With the start of rehearsals looming, it seems like a good moment to try to bring together some of my key thoughts about my forthcoming site-specific dance commission for the Annenberg Courtyard at the Royal Academy of Arts.
Architect Chris Wilkinson has created a new installation entitled From Landscape to Portrait for the courtyard, and I will be creating a piece for 10 dancers that responds to that work for free performances on the 29th June (7.30pm) and the 1st July (3.30pm). The performances are part of the London Festival of Architecture (LFA) 2012, and will therefore also respond to the overarching theme for the LFA this year, which is ‘the playful city’.
Key words for my planning so far include:
One of the first things I thought of (or heard) when I saw Chris’ work fully installed in the courtyard was music. For me the progression of the installation feels like a musical scale, balanced and melodic, but it also feels fugal, as the frames ‘chase’ each other through the space.
Following up on this initial thought, I am listening to a lot of Bach’s music, particularly his Brandenburg Concertos as well as his Violin Concertos in A Minor and E Major (thanks to MBKG dancer Morgan Cloud for the top tip about this one!), Concerto for Violin, Oboe and Strings in D Minor and Concerto for 2 Violins, Strings and Continuo in D Minor.
I’m also investigating the pealing of bells, and the various methods used in bell-ringing, which my Dad is explaining to me! I am wondering whether I can construct choreographic ‘methods’ (also like scores) to create a particular visual or qualitative effect, starting with the 10 dancers aligned along the spine of the installation (in the gaps between the frames) and gradually working outwards from the spine into the courtyard space.
Here I’m concerned about getting bogged down in the creation of the methods, so I think it might sometimes be a case of coming up with criteria for a certain kind of effect I want to create, and then handing over to the dancers to experiment in order to see what works. Being able to hear the peal is different to seeing it, so I’m wary about sticking too rigidly to mathematical structures and will follow my instincts first and foremost. Some things that are becoming clear to me about this way of working are:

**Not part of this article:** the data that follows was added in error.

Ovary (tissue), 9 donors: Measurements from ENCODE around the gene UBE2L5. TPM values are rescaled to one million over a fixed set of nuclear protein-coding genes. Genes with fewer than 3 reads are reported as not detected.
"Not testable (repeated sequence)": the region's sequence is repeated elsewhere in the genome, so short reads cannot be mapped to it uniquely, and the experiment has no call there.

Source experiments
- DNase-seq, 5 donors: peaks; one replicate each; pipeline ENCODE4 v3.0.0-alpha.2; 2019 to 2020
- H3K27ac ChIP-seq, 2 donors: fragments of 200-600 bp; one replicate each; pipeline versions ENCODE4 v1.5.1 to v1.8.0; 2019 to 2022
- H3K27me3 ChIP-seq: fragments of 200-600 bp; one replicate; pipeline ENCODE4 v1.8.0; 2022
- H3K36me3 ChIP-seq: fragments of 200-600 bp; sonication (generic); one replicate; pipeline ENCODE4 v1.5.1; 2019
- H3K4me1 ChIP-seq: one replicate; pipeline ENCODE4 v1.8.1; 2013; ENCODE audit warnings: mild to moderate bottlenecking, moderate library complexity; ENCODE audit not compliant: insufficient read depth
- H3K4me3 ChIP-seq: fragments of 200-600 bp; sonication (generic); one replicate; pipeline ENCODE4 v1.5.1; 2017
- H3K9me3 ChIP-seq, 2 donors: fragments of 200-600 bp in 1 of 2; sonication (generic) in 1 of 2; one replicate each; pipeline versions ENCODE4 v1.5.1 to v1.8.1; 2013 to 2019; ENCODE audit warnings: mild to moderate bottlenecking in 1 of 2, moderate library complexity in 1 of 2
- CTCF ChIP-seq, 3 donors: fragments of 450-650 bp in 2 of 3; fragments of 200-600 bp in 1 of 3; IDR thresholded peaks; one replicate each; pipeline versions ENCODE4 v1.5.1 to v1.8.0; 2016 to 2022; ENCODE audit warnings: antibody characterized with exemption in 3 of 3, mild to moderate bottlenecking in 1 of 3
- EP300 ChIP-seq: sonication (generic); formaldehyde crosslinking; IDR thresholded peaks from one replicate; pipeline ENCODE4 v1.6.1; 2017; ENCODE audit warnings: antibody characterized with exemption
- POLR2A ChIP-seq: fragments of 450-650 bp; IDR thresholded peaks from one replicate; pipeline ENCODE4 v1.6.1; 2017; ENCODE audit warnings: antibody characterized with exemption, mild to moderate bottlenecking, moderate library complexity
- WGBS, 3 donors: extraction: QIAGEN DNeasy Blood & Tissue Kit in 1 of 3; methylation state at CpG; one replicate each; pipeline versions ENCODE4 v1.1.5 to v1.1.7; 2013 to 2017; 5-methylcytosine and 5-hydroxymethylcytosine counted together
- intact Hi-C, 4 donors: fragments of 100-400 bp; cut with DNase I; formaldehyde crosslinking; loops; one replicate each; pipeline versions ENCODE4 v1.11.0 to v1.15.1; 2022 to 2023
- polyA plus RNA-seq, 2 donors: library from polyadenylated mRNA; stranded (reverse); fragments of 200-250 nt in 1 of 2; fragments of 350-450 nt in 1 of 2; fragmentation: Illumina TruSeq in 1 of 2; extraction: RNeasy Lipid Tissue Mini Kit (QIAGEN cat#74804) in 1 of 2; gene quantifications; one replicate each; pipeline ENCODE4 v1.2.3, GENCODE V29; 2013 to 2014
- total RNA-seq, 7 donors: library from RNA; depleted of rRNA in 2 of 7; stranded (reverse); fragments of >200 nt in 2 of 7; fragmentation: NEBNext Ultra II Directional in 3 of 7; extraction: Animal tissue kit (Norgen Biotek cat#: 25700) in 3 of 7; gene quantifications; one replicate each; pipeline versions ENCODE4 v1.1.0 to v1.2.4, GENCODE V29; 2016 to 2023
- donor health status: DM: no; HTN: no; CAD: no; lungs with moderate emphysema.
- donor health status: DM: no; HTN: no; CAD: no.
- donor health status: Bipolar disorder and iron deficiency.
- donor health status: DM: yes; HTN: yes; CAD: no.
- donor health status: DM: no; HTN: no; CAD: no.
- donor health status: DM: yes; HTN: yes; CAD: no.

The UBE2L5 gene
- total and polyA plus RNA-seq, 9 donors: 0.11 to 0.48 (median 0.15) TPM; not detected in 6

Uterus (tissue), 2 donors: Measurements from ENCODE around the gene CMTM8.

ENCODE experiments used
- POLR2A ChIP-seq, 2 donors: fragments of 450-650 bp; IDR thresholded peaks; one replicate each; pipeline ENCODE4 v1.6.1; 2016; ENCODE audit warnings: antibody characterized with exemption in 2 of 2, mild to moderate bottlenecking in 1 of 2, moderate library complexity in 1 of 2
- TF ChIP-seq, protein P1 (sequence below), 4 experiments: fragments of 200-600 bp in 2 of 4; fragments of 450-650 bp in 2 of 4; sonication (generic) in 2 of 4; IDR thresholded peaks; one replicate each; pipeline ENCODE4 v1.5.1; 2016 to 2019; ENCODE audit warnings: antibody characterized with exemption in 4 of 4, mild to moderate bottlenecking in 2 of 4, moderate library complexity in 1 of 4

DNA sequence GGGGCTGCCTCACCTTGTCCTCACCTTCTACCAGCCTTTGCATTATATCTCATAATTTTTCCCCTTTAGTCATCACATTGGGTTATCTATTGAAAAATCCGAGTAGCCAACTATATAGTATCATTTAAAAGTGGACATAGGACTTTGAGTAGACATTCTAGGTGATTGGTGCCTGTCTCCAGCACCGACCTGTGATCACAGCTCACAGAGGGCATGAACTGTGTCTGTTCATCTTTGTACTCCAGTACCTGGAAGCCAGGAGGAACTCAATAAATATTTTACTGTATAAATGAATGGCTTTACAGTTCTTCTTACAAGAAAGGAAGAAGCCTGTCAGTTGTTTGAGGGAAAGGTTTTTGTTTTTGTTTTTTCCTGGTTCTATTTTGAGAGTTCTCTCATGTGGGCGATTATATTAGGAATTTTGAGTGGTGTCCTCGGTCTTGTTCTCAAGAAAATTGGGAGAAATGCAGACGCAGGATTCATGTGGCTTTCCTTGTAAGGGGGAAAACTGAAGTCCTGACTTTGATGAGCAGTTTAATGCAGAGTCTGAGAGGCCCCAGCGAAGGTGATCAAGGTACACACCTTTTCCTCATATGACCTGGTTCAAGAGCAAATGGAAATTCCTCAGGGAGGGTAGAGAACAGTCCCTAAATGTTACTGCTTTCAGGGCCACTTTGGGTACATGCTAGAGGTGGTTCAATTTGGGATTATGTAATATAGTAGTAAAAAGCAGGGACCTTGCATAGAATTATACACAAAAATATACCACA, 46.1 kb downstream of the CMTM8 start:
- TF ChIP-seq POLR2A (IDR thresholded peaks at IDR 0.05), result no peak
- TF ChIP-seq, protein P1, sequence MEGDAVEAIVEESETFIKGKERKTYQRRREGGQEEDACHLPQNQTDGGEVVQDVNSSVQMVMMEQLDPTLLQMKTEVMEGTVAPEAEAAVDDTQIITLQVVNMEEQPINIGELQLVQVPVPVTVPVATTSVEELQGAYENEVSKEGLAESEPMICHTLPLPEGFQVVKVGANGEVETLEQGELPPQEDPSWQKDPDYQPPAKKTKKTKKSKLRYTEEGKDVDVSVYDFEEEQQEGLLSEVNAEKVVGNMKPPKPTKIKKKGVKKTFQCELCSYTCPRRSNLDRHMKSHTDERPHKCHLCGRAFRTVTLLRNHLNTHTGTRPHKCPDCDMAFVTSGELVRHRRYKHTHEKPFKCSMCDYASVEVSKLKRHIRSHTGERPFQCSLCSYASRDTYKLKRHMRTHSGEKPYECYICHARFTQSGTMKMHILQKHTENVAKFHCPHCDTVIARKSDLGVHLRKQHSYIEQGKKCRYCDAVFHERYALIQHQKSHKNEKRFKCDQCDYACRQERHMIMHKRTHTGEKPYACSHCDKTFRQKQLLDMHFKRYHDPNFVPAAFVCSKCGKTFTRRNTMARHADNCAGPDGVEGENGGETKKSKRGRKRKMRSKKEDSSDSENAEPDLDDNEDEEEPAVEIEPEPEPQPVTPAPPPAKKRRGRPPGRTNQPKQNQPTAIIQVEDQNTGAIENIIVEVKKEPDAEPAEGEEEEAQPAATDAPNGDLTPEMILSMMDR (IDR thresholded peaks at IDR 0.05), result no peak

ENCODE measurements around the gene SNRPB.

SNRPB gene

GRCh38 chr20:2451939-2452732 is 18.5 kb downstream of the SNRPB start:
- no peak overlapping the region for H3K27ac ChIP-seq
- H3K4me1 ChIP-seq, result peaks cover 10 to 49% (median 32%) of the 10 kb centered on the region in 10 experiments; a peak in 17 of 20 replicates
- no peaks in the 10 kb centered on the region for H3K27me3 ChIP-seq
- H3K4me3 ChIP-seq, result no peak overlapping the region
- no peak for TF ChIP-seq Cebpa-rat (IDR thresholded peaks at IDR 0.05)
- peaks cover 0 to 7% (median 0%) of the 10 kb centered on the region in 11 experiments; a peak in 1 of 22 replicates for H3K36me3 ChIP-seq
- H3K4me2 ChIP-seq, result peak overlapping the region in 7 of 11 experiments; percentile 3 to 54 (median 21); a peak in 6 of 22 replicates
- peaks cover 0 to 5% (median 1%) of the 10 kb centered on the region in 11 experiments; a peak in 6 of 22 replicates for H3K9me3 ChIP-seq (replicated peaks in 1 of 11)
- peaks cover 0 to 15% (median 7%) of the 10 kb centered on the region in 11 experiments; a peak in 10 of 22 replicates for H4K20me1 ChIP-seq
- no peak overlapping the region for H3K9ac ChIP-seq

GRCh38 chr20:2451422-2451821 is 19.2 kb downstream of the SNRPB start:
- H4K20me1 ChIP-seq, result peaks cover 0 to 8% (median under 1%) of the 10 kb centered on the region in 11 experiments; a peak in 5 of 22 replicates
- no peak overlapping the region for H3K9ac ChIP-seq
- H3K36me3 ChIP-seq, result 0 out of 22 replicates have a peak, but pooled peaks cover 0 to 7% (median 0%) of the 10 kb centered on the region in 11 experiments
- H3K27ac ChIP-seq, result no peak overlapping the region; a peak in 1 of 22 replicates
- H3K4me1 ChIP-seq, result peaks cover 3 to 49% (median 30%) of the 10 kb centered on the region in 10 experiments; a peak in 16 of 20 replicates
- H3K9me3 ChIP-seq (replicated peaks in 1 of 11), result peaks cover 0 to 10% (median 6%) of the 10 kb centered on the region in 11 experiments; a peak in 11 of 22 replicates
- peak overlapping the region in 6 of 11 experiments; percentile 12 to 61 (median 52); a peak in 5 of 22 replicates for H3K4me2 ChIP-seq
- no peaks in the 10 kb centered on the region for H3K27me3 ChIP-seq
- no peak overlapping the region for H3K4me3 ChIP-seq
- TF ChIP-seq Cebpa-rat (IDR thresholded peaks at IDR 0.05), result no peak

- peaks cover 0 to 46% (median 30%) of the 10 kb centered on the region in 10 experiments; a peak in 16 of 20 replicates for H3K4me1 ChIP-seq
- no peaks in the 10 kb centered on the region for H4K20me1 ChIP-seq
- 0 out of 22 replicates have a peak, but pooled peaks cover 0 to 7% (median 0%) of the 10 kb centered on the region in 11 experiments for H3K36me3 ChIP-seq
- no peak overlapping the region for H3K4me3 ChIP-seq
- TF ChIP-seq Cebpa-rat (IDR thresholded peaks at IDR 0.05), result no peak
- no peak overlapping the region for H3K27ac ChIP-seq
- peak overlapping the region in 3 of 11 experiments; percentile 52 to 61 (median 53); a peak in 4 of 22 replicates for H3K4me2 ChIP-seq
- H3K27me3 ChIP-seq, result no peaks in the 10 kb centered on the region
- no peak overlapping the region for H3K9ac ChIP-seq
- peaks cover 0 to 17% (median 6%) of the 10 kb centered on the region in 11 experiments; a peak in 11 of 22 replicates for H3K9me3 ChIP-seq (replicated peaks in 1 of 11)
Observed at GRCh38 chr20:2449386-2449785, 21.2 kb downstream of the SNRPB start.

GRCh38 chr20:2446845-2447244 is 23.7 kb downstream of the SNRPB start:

- There need to be clear (i.e. recognisable to the people watching) ’foundation-lines’ or phrases that keep coming back, so the audience sees the resolution of a phrase in the same way they would register it by hearing the complete cadence in music
- I would expect the foundation-line to occur at the beginning and end of a phrase but there could also be partial returns to that original phrase throughout, in order to prevent the pattern of movement from ever falling into an expected rhythm (like incomplete cadences)
- We just need to find out what these ‘foundation-lines’ look like, and how we move in between them, therefore building up an overall structure for the progression of what I will call the ‘pealing section’ of the new commission
I think that integration of eye contact (between dancers and between dancers and audience) and the accumulation of the potentially quite complex methods described above, eventually spilling out into the courtyard space and moving more around the installation, will contribute to the overall playfulness of the new work.